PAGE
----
Wanneroo Times - - Lifestyle -

ALL is not what it seems in the lives of a rich Amer­i­can cou­ple and their maid af­ter one harm­less din­ner party trig­gers a domino ef­fect of events and re­la­tion­ships that bring some not-so-like­able traits to light.

Uptight, hoity-toity so­cialite Anne (Toni Col­lette) is putting on a din­ner party in her swanky Paris man­sion for some dis­tin­guished in­ter­na­tional guests, but the last­minute unan­nounced ar­rival of her step­son throws the seat­ing plan out of whack and she has a tizzy about it.

To avoid an un­lucky 13 peo­ple at the ta­ble she re­cruits her Span­ish plain Jane head maid Maria (Rossy de Palma) to even out the num­bers and pose as a friend, but with strict in­struc­tions. Maria is not to talk too much, laugh too much or smile too much; sim­ply be present but for­get­table.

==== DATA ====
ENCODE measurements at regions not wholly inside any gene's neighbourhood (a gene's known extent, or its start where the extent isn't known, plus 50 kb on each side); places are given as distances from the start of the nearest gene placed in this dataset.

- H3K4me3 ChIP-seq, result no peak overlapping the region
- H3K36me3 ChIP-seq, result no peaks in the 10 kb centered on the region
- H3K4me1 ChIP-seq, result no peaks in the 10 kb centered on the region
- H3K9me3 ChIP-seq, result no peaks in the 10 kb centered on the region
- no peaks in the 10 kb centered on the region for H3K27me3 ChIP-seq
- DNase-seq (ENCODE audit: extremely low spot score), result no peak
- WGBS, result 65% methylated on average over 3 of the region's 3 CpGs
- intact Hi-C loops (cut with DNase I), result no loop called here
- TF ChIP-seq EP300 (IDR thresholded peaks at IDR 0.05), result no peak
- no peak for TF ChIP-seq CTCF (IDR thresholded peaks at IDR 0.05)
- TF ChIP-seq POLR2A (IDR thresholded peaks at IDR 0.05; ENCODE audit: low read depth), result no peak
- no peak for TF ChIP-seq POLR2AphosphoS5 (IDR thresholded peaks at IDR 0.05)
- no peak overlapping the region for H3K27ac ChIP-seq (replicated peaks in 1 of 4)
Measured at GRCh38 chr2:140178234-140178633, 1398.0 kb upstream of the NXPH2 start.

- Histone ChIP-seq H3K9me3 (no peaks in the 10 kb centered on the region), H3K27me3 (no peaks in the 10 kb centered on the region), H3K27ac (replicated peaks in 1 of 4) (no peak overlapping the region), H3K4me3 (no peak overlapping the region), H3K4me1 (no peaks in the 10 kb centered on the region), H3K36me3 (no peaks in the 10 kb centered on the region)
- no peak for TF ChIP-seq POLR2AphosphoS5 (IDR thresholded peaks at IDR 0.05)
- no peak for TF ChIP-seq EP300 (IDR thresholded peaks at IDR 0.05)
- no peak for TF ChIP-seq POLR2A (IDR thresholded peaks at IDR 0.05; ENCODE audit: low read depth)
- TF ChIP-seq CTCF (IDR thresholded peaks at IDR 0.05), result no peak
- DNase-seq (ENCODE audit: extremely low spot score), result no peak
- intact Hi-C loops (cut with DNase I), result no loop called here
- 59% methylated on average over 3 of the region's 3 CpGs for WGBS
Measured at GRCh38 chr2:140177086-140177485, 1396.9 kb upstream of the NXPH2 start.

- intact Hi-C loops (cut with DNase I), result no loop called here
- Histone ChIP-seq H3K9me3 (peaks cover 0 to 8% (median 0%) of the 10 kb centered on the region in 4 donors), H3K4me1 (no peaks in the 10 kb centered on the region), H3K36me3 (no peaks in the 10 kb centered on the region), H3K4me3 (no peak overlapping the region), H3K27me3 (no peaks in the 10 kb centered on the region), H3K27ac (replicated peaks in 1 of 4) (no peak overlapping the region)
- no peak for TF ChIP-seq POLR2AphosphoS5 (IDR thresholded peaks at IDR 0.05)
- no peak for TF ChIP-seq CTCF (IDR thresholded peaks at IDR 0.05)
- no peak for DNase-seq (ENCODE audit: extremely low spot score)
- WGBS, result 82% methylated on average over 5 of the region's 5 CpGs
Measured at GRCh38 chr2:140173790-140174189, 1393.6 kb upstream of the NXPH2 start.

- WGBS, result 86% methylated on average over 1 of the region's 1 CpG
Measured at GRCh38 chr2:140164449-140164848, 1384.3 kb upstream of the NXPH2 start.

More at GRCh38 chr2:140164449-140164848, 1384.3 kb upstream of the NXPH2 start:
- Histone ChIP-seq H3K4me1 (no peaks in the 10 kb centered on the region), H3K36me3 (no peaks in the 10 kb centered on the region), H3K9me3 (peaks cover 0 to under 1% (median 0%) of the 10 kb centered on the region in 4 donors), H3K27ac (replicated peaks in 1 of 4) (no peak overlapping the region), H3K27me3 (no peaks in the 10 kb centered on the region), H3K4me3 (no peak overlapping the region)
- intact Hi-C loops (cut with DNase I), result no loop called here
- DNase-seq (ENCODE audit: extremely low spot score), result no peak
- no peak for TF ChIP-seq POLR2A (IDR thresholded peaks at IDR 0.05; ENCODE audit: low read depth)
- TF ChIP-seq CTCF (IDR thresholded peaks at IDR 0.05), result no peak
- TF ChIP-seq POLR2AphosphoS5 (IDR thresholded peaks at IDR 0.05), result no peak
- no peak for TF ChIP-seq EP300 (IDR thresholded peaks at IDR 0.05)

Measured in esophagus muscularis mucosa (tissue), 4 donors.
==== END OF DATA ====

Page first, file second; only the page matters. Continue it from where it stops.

But Maria man­ages to charm a Bri­tish art-bro­ker (Michael Smi­ley) who is seated next to her and ro­mance blos­soms – much to Anne’s anger and frus­tra­tion.

There are plenty of pleas­ant laughs to be had in this mis­taken iden­tity/fish out of wa­ter/ Cin­derella tale, which be­gins in a way that Hol­ly­wood could not have done bet­ter.

But writer/direc­tor Amanda Sthers likes to dig a lit­tle deeper, peel­ing back the lay­ers of her char­ac­ters to show that this is no Hol­ly­wood fairy­tale.

Col­lette’s wicked so­cialite be­gins as fairly one note, but we are even­tu­ally made privy more and more about what makes her tick – and it is of­ten heart­break­ing.

Madame will at first tickle the funny bone, then slowly re­veal that not every­one is al­ways like­able, fo­cussing on hu­man na­ture rather than gags.

Rossy de Palma and Toni Col­lette in Madame.

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